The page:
The program, featuring Professor Marshall Kapp will start at 6:00pm.

Professor Marshall Kapp is the Director of the Center for Innovative Collaboration in Medicine & Law at FSU, and a faculty member of the FSU College of Medicine and FSU College of Law. He has published and spoken extensively on topics in health law, and medical ethics, as well as law and aging. Professor Kapp also served as editor or on the editorial board of a number of prestigious journals.

Join Professor Kapp for a discussion on “Advance Medical Care Planning in Florida” and learn what POLST (Physician Orders for Life Sustaining Treatment) is, and what it isn’t.

Attendees will also view “Lee’s Story: Lifting the Burden,” a short video on how completing a POLST form enabled a woman named Lee, a terminally ill cancer patient, to find comfort, knowing her family knew the treatment and care she desired.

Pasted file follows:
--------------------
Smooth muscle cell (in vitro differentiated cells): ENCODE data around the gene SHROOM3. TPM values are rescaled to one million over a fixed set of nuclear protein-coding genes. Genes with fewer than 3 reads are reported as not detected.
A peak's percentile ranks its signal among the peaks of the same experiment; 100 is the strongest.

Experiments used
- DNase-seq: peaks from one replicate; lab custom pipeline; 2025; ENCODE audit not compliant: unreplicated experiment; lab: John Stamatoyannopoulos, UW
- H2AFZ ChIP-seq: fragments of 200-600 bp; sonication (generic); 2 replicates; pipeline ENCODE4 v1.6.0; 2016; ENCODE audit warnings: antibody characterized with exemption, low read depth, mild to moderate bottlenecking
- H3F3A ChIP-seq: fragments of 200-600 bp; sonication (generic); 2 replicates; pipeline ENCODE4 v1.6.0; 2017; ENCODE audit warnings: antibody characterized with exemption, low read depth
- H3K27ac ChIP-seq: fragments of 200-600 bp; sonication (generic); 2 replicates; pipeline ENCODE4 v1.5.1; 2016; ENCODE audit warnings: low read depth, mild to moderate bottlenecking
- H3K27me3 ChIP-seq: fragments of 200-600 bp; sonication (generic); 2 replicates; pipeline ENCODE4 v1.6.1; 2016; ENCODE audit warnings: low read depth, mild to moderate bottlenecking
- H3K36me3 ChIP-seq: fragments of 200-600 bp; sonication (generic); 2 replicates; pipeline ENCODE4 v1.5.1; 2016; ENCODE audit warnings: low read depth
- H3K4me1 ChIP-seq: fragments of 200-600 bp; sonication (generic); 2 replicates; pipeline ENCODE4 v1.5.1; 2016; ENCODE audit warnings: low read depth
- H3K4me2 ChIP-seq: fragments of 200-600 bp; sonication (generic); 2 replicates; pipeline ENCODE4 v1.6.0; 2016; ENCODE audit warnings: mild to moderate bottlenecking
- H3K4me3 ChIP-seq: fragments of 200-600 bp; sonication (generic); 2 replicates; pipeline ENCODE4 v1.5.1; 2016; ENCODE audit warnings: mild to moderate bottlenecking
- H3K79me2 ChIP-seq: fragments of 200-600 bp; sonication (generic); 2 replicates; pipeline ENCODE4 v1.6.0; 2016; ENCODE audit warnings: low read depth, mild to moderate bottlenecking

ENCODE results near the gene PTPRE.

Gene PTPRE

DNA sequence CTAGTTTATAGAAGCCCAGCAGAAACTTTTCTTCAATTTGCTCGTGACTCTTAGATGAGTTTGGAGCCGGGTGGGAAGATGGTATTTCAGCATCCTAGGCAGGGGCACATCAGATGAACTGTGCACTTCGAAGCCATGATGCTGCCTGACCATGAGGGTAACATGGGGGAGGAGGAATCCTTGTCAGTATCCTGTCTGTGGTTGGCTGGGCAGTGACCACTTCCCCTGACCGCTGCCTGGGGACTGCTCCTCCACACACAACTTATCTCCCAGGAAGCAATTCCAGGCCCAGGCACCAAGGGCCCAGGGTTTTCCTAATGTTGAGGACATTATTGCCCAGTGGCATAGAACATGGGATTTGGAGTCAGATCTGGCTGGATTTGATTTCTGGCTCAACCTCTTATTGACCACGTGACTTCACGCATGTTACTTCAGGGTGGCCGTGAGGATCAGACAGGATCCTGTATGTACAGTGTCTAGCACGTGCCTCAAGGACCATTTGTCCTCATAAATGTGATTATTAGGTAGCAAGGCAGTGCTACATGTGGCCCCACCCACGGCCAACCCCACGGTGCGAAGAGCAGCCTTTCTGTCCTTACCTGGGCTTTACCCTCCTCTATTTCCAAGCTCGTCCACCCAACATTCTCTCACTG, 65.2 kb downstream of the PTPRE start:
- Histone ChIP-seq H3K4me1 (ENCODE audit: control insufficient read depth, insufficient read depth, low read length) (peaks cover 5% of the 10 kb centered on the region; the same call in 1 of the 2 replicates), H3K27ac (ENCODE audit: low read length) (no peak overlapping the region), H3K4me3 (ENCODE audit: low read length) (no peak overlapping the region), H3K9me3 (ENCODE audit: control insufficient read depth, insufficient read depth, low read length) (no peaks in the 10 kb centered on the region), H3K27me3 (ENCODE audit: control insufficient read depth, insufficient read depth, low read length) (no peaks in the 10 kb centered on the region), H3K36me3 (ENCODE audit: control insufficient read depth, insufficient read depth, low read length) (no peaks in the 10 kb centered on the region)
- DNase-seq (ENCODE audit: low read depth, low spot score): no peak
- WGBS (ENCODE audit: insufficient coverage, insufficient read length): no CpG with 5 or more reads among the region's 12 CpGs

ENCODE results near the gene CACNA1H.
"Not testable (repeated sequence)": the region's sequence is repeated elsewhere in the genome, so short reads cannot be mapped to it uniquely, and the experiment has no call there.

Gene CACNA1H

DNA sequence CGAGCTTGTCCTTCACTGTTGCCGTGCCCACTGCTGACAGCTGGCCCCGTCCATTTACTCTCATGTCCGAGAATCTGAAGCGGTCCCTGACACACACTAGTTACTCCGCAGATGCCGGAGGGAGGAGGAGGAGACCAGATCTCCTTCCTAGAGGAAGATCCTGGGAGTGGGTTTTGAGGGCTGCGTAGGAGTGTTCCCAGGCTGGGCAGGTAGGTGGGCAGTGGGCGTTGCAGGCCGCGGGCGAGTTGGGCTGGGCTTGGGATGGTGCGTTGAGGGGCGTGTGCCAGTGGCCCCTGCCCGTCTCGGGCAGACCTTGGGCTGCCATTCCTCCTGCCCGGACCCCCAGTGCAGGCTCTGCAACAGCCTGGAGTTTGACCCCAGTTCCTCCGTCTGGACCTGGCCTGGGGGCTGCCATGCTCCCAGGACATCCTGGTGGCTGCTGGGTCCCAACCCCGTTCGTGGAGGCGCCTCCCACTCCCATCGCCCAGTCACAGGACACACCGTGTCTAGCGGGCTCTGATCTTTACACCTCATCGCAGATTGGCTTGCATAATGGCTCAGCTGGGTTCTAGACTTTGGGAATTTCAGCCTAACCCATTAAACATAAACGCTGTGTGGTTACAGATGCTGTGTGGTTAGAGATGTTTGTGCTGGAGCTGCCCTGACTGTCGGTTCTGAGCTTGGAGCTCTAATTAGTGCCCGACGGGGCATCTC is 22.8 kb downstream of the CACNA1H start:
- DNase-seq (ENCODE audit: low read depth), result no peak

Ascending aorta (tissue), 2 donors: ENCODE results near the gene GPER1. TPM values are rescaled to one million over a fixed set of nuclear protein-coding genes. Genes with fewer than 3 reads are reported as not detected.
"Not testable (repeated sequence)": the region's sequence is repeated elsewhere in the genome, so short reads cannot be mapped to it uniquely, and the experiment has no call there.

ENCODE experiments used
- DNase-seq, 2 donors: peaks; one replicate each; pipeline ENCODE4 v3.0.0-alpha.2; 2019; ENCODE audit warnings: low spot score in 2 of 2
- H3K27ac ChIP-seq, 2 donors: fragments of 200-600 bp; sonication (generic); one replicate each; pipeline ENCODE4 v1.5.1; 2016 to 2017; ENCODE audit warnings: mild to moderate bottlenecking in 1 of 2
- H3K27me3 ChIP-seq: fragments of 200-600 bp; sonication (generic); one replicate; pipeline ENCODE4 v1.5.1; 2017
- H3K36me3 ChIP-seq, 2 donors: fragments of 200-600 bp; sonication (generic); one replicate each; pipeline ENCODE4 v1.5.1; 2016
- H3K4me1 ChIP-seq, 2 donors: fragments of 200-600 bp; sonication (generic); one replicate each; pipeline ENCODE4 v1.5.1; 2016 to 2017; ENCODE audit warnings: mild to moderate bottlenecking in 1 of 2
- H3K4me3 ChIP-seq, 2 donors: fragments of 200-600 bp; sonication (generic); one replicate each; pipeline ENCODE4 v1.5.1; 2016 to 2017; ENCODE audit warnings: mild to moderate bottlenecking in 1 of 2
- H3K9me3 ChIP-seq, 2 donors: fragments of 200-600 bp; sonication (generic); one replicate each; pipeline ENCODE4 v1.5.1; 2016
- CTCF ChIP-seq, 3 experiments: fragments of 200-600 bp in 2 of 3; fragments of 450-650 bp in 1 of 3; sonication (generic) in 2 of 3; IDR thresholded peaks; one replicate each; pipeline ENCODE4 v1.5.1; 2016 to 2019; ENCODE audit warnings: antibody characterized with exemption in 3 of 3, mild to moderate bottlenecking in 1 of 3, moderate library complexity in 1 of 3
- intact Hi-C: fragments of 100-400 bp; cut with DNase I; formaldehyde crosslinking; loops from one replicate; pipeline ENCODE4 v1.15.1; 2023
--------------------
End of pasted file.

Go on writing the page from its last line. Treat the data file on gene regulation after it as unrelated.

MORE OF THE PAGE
After the presentation, Professor Kapp will answer questions.

Dr. Nancy Chorba, Big Bend Hospice Medical Director, will be available to respond to medical-related questions.

CEU, CLE and CME credits (1.5) are available

For more information, or to RSVP, contact Candace McKibben:  


Or call Candace at Big Bend Hospice (850) 878-5310

For more information about this, other BBH events or to find out about hospice care, visit Big Bend Hospice’s detailed website at www.bigbendhospice.org

Or call them with any questions you may have.

A Big Bend Hospice trained facilitator is also available to meet with you (or your small group, Bible Study, etc.) to answer any questions about advance directives and the “Five Wishes” document. They encourage you to do this now, even if you’re young and healthy. In fact, it is much easier to make these types of decisions when you are not in the midst of imminent death.